The Earl of Pembroke and Montgomery
|8th President of the Royal Society|
|Preceded by||John Vaughan|
|Succeeded by||Robert Southwell|
|First Lord of the Admiralty|
|Monarchs||William III and Mary II|
|Preceded by||The Earl of Torrington|
|Succeeded by||The Lord Cornwallis|
|Lord Privy Seal|
|Preceded by||In Commission |
Last held by Lord Halifax
|Succeeded by||The Viscount Lonsdale|
|Lord President of the Council|
18 May 1699 – 29 January 1702
|Preceded by||The Duke of Leeds|
|Succeeded by||The Duke of Somerset|
9 July 1702 – 25 November 1708
|Preceded by||The Duke of Somerset|
|Succeeded by||The Lord Somers|
|Died||22 January 1733(aged 76–77)|
Thomas Herbert, 8th Earl of Pembroke and 5th Earl of Montgomery, KG, PC, PRS (c. 1656 – 22 January 1733), styled The Honourable Thomas Herbert until 1683, was an English and later British statesman during the reigns of William III and Anne.
Herbert was the third son of Philip Herbert, 5th Earl of Pembroke and his wife Catharine Villiers, daughter of Sir William Villiers, 1st Baronet who was the half-brother of the 1st Duke of Buckingham, George Villiers. Through his grandmother, Susan de Vere, he was a great-grandson of Edward de Vere, 17th Earl of Oxford, the Oxfordians' William Shakespeare. He was educated at Tonbridge School, Kent. Both of his brothers (the 6th Earl and the 7th Earl) having died without a male heir, he succeeded to the earldoms in 1683. Through them, he would inherit the family seat of the Earls of Pembroke, Wilton House in Wiltshire.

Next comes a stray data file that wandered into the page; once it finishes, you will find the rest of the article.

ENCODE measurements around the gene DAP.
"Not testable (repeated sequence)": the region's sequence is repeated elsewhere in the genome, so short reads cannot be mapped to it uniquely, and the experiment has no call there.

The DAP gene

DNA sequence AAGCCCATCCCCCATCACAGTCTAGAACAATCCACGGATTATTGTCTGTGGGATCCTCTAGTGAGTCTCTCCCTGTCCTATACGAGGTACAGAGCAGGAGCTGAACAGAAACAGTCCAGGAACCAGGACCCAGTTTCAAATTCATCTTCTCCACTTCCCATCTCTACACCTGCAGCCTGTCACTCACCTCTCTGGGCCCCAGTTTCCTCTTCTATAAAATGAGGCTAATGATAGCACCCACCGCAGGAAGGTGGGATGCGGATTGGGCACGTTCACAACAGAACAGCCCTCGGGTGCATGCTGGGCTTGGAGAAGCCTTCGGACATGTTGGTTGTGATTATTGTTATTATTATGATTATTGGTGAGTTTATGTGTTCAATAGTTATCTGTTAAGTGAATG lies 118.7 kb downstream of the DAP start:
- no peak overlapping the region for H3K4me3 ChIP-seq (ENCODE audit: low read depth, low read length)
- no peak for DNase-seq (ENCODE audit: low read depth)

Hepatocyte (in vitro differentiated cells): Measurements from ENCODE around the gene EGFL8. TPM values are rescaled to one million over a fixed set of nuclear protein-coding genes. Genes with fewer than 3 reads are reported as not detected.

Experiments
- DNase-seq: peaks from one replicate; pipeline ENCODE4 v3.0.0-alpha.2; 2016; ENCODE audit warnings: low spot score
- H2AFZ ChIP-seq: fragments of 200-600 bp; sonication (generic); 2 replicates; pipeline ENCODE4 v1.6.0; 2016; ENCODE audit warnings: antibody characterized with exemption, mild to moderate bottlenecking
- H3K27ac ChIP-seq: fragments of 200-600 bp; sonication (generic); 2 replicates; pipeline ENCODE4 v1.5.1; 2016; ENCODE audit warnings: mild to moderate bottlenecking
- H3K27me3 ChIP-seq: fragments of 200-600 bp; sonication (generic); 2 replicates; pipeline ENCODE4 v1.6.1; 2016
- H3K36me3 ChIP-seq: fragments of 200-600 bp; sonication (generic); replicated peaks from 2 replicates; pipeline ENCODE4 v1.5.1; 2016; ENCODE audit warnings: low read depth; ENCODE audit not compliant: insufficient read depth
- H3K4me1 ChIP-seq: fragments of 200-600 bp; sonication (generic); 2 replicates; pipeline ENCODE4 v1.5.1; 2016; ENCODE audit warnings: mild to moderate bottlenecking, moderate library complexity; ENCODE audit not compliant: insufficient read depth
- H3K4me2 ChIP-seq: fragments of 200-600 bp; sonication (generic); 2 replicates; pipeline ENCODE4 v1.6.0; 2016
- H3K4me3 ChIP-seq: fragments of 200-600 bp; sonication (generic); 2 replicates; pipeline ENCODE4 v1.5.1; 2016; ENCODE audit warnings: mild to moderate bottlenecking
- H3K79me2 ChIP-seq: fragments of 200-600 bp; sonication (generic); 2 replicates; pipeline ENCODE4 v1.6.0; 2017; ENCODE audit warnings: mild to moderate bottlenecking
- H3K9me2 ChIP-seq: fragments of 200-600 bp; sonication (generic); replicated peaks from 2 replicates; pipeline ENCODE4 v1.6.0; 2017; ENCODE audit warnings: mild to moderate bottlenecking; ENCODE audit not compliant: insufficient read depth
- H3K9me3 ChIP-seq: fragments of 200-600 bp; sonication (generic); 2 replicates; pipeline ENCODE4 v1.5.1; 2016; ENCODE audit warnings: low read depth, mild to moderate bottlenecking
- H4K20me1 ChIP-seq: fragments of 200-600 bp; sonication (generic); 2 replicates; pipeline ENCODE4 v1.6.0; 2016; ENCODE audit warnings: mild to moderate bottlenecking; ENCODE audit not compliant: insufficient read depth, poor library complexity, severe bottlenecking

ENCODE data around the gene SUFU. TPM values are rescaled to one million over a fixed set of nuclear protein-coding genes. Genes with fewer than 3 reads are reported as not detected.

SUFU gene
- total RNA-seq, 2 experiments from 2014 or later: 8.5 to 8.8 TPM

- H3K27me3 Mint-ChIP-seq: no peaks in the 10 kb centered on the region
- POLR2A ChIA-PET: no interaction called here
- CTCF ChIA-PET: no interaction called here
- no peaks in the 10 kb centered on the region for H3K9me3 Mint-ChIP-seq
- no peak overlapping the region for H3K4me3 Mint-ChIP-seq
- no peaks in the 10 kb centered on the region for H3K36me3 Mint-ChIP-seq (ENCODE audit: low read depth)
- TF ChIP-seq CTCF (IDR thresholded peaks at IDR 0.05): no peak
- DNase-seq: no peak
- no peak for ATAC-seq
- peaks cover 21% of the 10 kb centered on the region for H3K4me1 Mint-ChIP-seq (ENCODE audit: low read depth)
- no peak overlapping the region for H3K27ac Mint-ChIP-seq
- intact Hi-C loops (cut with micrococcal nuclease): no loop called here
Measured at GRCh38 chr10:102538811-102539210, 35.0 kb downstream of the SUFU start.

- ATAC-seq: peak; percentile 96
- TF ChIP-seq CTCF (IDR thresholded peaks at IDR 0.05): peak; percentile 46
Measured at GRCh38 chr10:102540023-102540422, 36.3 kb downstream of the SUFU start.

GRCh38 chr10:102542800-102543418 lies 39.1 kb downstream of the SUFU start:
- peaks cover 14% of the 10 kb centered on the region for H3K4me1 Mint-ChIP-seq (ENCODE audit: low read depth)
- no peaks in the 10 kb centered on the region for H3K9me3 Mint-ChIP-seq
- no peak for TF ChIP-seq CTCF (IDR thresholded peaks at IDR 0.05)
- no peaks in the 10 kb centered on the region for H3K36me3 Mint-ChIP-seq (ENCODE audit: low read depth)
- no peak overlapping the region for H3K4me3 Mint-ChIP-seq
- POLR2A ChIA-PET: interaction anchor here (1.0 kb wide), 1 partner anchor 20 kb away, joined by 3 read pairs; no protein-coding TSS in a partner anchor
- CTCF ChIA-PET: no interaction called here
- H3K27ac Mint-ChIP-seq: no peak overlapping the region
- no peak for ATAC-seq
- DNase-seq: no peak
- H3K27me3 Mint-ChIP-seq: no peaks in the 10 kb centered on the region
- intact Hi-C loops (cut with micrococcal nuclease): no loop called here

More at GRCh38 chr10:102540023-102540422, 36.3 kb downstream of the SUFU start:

Herbert was returned unopposed as Member of Parliament for Wilton at the two general elections of 1679 and the general election of 1681. He was no longer able to sit in the House of Commons after assuming the peerage in 1683. From 1690 to 1692 as Lord Pembroke, he was First Lord of the Admiralty. He then served as Lord Privy Seal until 1699, being in 1697 the first plenipotentiary of Great Britain at the congress of Ryswick. On two occasions he was Lord High Admiral for a short period; he was also Lord President of the Council and Lord Lieutenant of Ireland, while he acted as one of the Lords Justices seven times; and he was President of the Royal Society in 1689–1690. He is the dedicatee of John Locke's An Essay Concerning Human Understanding and Thomas Greenhill's The Art of Embalming.
He married three times: